A scientist whose statements have been extensively referenced in support of the lab leak theory of Covid-19's origin is now retracting his words.

Last month, Nobel laureate David Baltimore told the Bulletin of Atomic Scientists that a section of the coronavirus's genome - the furin cleavage site - was "smoking gun" evidence that it originated in a laboratory. The comment was rapidly picked up by a slew of believers in the hypothesis that the virus was created by humans.

Baltimore, though, backed down this week, telling the Los Angeles Times that he "should have softened the phrase 'smoking gun,' because I don't believe it proves the origin of the furin cleavage site, but it does sound that way."

"I believe that the question of whether the sequence was put in naturally or by molecular manipulation is very hard to determine, but I wouldn't rule out either origin," Baltimore said.

However, in recent months, the lab leak argument has gained popularity. Former director of the Centers for Disease Control and Prevention told CNN in March that the virus "most likely" originated at the Wuhan Institute of Virology, where scientists were studying coronaviruses.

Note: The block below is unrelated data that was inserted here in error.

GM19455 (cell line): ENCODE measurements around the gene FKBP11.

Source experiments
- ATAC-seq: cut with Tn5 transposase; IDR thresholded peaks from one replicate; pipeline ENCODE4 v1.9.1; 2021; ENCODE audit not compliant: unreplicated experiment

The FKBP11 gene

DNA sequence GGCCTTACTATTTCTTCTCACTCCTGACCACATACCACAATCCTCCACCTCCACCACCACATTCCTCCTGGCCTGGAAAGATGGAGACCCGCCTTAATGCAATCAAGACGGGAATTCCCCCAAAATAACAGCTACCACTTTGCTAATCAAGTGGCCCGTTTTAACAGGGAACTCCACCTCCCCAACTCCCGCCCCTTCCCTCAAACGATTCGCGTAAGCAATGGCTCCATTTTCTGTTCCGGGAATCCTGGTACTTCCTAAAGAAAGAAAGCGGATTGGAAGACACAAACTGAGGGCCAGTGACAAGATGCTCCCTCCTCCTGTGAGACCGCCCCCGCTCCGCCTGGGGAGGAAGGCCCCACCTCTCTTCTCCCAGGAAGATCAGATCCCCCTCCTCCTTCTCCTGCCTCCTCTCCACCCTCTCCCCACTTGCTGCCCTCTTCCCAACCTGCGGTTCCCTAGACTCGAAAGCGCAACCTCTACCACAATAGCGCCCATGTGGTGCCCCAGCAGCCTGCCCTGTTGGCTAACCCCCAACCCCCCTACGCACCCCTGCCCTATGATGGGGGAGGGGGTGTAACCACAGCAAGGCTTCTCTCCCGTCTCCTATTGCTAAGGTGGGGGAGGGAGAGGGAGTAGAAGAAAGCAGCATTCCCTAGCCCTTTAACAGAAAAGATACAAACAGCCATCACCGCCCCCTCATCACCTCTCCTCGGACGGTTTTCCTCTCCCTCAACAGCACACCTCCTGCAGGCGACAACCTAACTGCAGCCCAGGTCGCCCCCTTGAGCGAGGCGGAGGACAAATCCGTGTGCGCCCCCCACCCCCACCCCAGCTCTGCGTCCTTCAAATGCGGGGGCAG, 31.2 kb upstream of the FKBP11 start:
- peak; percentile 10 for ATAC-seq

"I am of the point of view that I still think the most likely ideology of this pathogen in Wuhan was from a laboratory," he said then. "Escaped. Other people don't believe that. That's fine. Science will eventually figure it out."

The Wall Street Journal reported in May three staff members at the Wuhan facility were hospitalized with Covid-like symptoms in November 2019 - earlier than China's first documented cases of the disease.

A few days after the Journal article was published, President Joe Biden directed intelligence authorities to look into the origins of Covid-19, including the likelihood that it originated in a Chinese laboratory.

Meanwhile, World Health Organization Director-General Dr. Tedros Adhanom Ghebreyesus has demanded a more detailed report on the pandemic's origins, insisting that all hypotheses "remain on the table."

Meanwhile, Tedros Adhanom Ghebreyesus, head of the World Health Organization, has demanded a more extensive report on the pandemic's beginning, and insists that all hypotheses "remain on the table."